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Friends, in today’s Gospel, Jesus establishes his authority for his words and actions.

You will recall that when at the outset of his ministry the Lord spoke in the synagogue at Capernaum, what first got the attention of the crowd was not what he said but the manner in which he said it. What did they notice? “The people were astonished at his teaching, for he taught them as one having authority and not as the scribes.”

We might miss this, but the relevant point is that rabbis and scribes taught through appeal to authorities beyond themselves, ultimately to the authority of Moses. But Jesus did not speak in this manner; rather, he spoke with exousia (authority).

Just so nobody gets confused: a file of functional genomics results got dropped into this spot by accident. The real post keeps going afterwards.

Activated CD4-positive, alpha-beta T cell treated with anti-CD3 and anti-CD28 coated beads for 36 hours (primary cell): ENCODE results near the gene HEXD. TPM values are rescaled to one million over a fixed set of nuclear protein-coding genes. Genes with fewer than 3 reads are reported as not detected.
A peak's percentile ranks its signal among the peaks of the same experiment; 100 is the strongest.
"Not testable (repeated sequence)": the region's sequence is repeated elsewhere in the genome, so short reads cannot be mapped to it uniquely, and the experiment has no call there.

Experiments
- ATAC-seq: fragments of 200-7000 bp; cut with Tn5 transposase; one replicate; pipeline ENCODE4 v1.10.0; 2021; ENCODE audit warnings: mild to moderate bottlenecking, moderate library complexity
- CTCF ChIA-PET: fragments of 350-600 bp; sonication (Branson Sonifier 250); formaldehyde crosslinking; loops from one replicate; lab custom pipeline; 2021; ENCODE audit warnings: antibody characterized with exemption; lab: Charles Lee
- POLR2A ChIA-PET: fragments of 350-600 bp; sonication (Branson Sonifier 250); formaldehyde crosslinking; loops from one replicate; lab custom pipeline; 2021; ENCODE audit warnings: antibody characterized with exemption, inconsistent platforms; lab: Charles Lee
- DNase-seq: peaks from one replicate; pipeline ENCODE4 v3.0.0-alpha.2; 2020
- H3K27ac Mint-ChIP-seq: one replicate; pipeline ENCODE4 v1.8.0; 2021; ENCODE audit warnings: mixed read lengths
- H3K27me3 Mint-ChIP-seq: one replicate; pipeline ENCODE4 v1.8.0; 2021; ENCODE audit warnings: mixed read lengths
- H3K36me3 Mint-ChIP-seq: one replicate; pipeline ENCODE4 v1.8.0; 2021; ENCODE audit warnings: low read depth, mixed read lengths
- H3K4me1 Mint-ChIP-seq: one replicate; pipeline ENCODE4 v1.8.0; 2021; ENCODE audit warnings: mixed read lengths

What is being implied is that the Word, which spoke to Moses, and through Moses to every other teacher in Israel, is now speaking on his own authority. Don’t believe those who say that the divinity of Jesus is affirmed only in the prologue of the Gospel of John. This passage is, for a Jewish audience, just as clear an affirmation of Jesus’ divinity as John’s “the Word became flesh and made his dwelling among us.”